A woman stretches out her legs before going on a morning jog.
By CRAIG W. ARMSTRONG
The time has come. Your pants don’t fit and trying to take a selfie without a double chin has become impossible. You decide it’s time to hit the gym, but you could use a little help. Your commitment is high so you decide to hire a personal trainer. This is an important decision, so you need to do your homework and ask the right questions.
Where does someone find a personal trainer? The gym you join will undoubtedly have trainers on staff. This is convenient, but it doesn’t mean you have to use their staff. The upside is that they may offer special discounts; the downside is that your choices are limited. Also, if you are training at home, this does you no good. Consider finding a trainer using the best source — word of mouth. Talk to family, friends and co-workers. See if they would recommend someone that they have used or know is good. Another source is the internet. This is less personal, but you can find out a lot online, both good and bad.
Once you have prospects, it is time to do some interviews. Remember, you are paying these people; you have the right to ask questions and get answers. Start with confirming that they are certified. Anyone can say they are a personal trainer. Ask for proof and make sure you see it.
Along with proof of certification, ask for proof of results. A good trainer will have testimonials and pictures of his clients, showing their results. Next, find out the cost. Do they charge hourly, by the session, or a flat rate? Find out about their availability. Will they work around your schedule, and train you at your gym? Are they available to answer questions or give encouragement via text?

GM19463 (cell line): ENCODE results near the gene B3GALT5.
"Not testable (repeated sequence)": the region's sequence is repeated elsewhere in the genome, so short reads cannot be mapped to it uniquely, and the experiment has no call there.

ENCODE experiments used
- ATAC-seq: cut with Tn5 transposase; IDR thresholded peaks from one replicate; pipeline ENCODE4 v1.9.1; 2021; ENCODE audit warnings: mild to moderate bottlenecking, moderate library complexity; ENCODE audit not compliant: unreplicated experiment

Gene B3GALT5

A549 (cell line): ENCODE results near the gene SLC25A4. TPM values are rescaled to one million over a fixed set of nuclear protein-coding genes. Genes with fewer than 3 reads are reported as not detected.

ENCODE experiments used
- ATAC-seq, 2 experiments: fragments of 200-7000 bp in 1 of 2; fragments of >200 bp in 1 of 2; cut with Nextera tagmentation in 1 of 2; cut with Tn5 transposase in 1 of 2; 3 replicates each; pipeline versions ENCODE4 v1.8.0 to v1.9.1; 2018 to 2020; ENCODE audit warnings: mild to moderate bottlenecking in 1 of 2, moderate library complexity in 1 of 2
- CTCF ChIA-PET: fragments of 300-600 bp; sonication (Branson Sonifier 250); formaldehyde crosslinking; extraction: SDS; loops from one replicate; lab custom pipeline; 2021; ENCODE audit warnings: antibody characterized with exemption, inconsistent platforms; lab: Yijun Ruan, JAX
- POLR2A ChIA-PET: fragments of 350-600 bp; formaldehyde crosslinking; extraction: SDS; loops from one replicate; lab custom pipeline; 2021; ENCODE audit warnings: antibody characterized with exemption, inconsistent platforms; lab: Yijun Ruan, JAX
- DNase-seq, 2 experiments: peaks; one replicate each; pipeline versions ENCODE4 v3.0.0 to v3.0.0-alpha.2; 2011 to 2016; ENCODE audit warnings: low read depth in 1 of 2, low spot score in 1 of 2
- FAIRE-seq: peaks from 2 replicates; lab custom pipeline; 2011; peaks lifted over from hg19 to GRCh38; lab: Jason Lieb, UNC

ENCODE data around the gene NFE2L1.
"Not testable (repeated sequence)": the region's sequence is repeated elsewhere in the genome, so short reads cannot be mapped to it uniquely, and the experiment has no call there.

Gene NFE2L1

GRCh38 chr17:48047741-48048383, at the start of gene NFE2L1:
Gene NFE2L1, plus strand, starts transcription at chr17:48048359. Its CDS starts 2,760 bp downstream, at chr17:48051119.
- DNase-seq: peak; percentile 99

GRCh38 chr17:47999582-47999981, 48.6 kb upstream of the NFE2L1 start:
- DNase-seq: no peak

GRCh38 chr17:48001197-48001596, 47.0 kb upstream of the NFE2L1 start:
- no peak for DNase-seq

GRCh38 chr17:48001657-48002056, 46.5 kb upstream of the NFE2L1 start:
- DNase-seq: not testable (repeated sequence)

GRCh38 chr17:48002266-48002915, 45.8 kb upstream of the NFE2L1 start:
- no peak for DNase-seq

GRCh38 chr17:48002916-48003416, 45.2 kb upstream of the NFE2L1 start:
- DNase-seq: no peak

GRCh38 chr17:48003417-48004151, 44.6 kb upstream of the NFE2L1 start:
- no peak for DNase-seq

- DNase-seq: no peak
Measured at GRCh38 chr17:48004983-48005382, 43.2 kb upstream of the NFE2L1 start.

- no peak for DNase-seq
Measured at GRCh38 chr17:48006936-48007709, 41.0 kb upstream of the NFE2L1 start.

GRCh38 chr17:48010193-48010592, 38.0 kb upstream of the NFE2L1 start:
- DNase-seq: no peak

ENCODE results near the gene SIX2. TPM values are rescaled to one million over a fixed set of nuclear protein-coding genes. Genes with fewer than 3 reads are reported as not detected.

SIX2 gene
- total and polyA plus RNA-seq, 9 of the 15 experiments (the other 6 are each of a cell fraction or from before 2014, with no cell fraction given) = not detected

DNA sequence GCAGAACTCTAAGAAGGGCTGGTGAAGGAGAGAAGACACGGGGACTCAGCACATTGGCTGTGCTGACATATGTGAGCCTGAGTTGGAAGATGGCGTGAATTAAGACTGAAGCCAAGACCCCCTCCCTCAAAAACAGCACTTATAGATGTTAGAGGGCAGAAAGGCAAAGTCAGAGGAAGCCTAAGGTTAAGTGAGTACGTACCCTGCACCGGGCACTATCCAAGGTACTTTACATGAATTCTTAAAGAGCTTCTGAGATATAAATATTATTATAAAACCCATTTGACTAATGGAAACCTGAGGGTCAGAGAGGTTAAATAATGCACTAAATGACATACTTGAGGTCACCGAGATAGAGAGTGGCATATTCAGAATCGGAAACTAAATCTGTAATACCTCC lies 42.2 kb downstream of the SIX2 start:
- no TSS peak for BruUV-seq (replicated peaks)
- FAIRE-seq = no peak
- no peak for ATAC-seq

If you any special considerations such as medical conditions or things you will not do, you need to discuss those up front. A good trainer will be able to respond to these issues and explain how they deal with them. An experienced trainer will have dealt with this issues before and have a proven solution.
Next is the most important part. How do you relate to them? Communication between you two is going to be paramount. You need to make sure you are comfortable with their personality. A big part of how you relate to them is going to depend on their style. Are they the tough drill instructor type, the passive encouraging type or something in between? Their style needs to match your needs and comfort level. With that said, keep in mind anyone can make a good first impression. That’s why a trial training session is a good idea. Ask them for a free session or one at a discounted rate. Again, you are employing them and you have the right to get your money’s worth.
Even finding the perfect personal trainer doesn’t guarantee results. This journey is yours. However, having the right instruction and encouragement can be a valuable weapon in the battle of the bulge.